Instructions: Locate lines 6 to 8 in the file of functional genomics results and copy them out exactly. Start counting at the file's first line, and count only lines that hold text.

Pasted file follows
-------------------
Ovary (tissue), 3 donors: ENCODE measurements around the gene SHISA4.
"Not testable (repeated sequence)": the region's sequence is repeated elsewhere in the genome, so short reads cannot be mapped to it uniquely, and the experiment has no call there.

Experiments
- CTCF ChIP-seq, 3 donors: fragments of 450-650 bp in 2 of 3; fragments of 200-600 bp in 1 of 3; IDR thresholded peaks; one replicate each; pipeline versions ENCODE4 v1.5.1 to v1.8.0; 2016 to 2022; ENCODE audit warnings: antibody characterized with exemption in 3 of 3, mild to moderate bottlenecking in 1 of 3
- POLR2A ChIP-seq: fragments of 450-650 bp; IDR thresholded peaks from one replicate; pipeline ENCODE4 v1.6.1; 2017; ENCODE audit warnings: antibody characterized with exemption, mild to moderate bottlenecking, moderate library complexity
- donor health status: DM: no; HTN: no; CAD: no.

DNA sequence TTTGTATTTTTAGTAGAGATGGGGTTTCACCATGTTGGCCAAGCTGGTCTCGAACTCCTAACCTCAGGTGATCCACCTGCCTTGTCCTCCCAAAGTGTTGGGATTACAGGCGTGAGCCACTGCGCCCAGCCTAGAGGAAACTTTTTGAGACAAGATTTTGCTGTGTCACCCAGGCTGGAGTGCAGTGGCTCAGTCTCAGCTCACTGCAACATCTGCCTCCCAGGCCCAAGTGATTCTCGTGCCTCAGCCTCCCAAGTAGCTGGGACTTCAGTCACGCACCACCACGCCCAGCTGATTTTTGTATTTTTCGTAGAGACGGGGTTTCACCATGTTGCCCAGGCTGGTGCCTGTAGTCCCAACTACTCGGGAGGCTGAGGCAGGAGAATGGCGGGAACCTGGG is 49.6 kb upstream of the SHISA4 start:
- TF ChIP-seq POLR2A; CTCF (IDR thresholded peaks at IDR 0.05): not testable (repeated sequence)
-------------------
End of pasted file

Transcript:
- donor health status: DM: no; HTN: no; CAD: no.

DNA sequence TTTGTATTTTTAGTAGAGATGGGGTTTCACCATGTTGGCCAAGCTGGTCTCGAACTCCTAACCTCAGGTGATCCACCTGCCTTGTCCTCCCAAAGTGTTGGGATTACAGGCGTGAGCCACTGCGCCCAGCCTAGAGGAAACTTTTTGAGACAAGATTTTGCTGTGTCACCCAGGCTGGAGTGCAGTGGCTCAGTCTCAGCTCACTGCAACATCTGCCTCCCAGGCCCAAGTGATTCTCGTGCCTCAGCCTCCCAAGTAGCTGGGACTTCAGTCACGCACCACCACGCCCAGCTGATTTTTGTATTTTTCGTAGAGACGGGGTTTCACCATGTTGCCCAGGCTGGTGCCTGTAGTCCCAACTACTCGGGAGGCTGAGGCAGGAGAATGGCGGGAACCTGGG is 49.6 kb upstream of the SHISA4 start:
- TF ChIP-seq POLR2A; CTCF (IDR thresholded peaks at IDR 0.05): not testable (repeated sequence)